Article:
28. harmjr

    They should just go ahead and Kill the Groove W10 app all together now. Its worthless now.

    • Patrick3D

      In reply to harmjr:

      The alternative to Groove is going back to Windows Media Player for native media playback, yuck!

    • Chris_Kez

      In reply to harmjr:

      Maybe they'll re-skin it and just call it "Music" or something; no point in having a brand name for it.

    • Ekim

      In reply to harmjr:

      Down vote not for the comment but because this is likely to be next. It's not worthless BTW. They finally fixed all the issues I had with it but yes, I expect it will be next.

      I'm developing a distinct dislike for software that can be revoked at anytime. Starting to miss the shrink-wrapped days :-(

  29. jgraebner

    I somehow got upgraded to a 100,000 song limit on Google Play Music last year, although I'm not sure how. I do subscribe to the full service (with the family plan) and I also have a Pixel XL 2, so I suspect it was a perk of one or the other of those. I have always found it a bit strange that they don't simply offer a paid upgrade to accommodate larger libraries. Until this mysterious upgrade, the service was of somewhat limited use since my music library exceeds the 50,000 track limit.

    • Ogugg

      In reply to jgraebner:

      There was a promo with Samsung Galaxy S8 device:

      As part of a special partnership between Google and Samsung, S8 Google Play Music users will be able to store up 100,000, up from 50,000 compared to regular Play Music users, on Google’s servers

      Maybe it 's that...

      • jgraebner

        In reply to Ogugg:

        Yeah, I knew about that one, but I haven't owned a Samsung Phone since the Nexus S. I do have a Galaxy Tab S2, so maybe simply logging on to Play Music on any Samsung device triggered that offer.

        Either way, I don't know why they don't at least offer that as a paid upgrade. It certainly made a big difference in the usability of the service for me.

  30. GetEdumated

    Maybe when there is an Xbox app...

  31. dcdevito

    Google Play Music is the blacksheep of Google's apps to many Android fans and I can't understand why. I think it's great, especially for uploading all your music.

  32. Cdorf

    I already have Office so my collection fits nicely into OneDrive and Google only matches music... and my gosh there are a lot of inaccuracies in my collection. I never wanted to manually sort that out so I used Groove when away.

    There's just no perfect system right now and that's a shame- its 2018 and sometimes I miss good ol' WinAmp

  33. hometoy

    What about those that store their music locally (SD card) so as to not use data when listening to music in the car?

    • David Kepple

      In reply to hometoy:

      Once all your music is uploaded to Google you can select what music you want to download & store locally on your device.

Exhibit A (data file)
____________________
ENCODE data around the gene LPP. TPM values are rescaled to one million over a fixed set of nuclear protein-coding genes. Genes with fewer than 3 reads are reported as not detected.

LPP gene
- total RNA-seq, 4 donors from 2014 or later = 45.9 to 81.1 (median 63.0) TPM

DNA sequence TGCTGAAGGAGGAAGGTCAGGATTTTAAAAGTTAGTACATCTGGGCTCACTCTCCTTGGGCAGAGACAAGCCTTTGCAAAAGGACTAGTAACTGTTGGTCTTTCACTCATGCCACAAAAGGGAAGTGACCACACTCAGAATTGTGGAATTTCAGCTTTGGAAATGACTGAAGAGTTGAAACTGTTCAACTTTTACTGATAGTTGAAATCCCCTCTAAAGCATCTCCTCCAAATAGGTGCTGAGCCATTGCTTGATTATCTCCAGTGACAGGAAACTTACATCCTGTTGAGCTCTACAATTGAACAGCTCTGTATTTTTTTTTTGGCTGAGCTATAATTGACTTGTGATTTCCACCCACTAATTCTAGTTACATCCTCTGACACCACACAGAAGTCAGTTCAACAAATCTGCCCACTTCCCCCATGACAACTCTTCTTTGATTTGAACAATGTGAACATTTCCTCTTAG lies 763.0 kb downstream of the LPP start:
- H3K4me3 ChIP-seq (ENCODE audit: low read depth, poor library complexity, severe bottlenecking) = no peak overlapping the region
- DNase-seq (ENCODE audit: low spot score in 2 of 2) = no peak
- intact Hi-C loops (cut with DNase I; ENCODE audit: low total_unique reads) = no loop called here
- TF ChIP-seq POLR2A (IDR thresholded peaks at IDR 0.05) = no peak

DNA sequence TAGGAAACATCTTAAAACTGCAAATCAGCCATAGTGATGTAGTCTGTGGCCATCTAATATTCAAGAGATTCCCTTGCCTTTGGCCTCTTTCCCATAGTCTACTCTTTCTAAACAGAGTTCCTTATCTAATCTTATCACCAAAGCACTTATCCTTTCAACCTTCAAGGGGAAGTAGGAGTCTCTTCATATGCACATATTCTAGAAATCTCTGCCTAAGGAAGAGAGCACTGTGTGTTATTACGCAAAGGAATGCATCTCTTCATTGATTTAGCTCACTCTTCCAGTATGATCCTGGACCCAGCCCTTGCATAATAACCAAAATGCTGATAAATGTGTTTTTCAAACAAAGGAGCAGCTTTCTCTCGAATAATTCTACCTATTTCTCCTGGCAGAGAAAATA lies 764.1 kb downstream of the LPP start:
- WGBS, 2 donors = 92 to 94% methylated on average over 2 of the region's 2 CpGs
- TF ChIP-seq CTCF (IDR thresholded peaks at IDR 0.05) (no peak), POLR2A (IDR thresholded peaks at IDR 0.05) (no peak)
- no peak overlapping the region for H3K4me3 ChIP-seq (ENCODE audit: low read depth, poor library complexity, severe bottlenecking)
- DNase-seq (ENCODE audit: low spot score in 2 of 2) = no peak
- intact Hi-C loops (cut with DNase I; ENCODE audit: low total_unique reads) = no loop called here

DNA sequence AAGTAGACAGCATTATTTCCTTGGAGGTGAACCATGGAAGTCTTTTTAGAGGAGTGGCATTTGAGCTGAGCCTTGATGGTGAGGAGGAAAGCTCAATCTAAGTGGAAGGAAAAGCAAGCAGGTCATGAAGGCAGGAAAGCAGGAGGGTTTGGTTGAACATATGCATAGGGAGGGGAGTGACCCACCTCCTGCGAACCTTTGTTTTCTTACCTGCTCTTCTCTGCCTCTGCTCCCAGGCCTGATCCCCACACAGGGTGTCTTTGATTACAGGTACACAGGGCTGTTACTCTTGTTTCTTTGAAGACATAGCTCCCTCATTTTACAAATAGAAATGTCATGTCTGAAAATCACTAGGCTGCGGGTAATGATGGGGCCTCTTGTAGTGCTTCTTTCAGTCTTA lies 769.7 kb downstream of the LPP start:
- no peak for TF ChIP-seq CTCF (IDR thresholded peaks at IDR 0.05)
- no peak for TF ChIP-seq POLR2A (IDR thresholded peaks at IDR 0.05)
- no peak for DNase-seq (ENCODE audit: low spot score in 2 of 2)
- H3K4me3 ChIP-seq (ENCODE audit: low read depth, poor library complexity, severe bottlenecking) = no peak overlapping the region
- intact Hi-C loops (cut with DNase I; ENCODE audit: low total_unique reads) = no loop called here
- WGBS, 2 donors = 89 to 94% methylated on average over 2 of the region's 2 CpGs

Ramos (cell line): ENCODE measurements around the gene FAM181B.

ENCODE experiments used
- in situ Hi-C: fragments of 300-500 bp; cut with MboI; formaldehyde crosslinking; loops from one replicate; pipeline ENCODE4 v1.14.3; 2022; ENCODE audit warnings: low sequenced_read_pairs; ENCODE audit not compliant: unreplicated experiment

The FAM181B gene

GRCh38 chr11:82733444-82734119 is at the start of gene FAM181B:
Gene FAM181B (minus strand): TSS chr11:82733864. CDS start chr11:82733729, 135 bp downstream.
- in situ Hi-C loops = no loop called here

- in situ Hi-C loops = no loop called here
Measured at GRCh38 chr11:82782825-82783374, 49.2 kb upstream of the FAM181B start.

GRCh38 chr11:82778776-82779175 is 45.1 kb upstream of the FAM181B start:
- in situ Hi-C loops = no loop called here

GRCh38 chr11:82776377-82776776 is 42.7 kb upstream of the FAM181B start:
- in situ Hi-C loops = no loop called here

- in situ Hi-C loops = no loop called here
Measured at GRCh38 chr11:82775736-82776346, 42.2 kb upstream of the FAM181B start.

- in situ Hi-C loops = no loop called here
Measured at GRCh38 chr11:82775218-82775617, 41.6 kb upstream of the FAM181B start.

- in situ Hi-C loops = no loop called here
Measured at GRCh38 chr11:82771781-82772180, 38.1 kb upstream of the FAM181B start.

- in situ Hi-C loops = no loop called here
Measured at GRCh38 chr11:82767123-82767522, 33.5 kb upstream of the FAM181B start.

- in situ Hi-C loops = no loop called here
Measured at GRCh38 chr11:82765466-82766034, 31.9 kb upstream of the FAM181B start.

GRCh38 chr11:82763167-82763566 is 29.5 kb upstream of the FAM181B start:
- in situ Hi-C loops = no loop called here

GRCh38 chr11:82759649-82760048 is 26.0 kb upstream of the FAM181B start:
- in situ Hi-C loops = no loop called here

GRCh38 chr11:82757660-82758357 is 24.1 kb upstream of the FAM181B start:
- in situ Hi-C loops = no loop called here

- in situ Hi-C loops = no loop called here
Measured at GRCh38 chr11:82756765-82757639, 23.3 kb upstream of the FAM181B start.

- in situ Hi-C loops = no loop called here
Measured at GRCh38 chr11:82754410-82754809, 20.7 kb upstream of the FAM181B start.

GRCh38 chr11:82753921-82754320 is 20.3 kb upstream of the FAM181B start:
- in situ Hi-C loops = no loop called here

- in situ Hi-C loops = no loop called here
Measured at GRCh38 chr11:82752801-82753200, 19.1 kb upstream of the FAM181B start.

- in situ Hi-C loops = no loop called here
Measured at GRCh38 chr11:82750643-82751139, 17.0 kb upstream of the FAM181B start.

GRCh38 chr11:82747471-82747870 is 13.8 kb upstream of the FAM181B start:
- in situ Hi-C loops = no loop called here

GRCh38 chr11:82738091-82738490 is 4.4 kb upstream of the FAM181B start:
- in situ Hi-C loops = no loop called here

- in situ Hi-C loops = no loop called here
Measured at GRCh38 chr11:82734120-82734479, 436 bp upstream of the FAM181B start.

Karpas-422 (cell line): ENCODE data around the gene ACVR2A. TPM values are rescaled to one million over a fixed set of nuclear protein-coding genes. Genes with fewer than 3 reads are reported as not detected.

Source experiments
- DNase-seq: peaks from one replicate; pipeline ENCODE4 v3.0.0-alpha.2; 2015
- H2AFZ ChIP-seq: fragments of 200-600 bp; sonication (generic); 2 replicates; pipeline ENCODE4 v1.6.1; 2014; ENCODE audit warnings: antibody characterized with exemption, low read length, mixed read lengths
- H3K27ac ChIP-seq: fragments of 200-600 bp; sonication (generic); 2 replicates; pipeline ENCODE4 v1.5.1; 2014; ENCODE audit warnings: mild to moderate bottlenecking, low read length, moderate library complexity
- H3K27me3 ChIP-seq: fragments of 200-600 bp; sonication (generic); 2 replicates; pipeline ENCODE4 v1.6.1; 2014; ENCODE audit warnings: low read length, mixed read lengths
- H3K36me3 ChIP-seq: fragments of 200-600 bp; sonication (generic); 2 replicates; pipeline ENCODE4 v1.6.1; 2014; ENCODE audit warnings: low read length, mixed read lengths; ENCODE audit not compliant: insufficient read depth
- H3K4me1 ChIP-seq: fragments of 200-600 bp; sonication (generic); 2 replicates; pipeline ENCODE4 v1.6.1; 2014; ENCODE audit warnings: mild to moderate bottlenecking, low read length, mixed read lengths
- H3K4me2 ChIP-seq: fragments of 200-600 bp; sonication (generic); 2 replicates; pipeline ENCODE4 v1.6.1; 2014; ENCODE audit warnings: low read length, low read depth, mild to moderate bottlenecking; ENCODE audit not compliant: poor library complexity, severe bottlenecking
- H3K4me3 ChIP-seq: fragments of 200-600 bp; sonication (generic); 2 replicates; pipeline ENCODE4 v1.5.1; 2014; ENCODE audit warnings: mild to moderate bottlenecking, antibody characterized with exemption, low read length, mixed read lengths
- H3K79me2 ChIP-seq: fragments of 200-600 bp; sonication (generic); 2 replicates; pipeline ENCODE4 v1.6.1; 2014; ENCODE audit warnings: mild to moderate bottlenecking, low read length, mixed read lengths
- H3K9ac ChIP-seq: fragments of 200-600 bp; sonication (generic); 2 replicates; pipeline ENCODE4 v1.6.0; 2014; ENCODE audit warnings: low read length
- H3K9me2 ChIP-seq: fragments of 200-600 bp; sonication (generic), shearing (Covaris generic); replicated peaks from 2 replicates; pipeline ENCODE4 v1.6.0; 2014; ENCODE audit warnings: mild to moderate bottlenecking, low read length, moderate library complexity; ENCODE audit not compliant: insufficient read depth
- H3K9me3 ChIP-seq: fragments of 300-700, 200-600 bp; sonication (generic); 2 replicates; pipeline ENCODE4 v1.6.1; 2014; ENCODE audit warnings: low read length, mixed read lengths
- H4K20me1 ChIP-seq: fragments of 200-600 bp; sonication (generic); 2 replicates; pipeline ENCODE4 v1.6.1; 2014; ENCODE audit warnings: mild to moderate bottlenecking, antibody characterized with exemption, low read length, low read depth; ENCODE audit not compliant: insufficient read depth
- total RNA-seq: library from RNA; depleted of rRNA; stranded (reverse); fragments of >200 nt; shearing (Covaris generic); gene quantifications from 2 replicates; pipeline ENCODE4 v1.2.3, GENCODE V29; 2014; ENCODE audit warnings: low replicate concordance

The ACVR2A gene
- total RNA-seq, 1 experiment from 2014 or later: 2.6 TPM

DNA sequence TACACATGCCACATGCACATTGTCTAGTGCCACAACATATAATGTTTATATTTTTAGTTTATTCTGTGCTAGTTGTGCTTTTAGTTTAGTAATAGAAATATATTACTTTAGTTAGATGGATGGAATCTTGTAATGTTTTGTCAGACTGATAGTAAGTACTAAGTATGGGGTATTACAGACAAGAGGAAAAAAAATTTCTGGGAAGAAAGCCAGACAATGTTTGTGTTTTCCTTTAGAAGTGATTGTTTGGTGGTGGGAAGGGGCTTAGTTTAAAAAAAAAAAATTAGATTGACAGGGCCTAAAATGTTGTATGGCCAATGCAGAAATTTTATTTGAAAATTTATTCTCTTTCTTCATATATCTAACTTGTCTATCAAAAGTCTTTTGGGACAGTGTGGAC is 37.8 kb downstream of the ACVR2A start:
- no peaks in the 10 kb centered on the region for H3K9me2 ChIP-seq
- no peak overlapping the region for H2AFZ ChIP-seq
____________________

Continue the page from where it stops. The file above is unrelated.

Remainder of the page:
• Rob_Wade

        Our entire collection is loaded on our server at home, which has it's own Microsoft account and syncs everything to OneDrive. This is shared to my wife's Microsoft account and mine. We can access that music virtually anywhere, hands free, because we also rely heavily on Cortana. So, with Microsoft failing to do anything with Cortana on Android, and now planning to kill their Groove app---which easily accesses our music library--on Android, too, there's even less incentive for us to move to Android (or iPhone, for that matter).

      • CrownSeven

        In reply to David_Kepple:

        LOL. So are you suggesting uploading ALL your music to Google, so that you can just turn around and download it again locally on your device - where it was - in the first place?

    • jgraebner

      In reply to hometoy:

      At least on Android, Google Play Music also plays locally stored music. I'm pretty sure the iOS music app does too.

  34. Brockman

    I'm not interested in further contributing to Google's computing hegemony; their growing dominance is worse than Microsoft's in the 90's. Between Chrome, Android and YouTube Google has managed to create a "platform" that actually funnels the vast majority of the benefits back to themselves.

  35. Riopato

    Seriously, if I wanted to use Google music, I would've used it a long time ago. I've been using Microsoft's last iteration of their streaming music player since Zune music pass and Zune desktop before that. I have an eclectic personal music library that I have collected over a decade which Groove allowed me access via Onedrive. This collection was painstakingly organized and ripped to my personal taste which is unfortunately archived in wma format. Zune, XboxMusic and Groove are the only players that seamlessly played these files and because of Microsoft's decision to abandon their users once again, I am totally fucked if I use any media player that is not windows based. Did they really needed to kill the Groove web player along with their music service?!?!?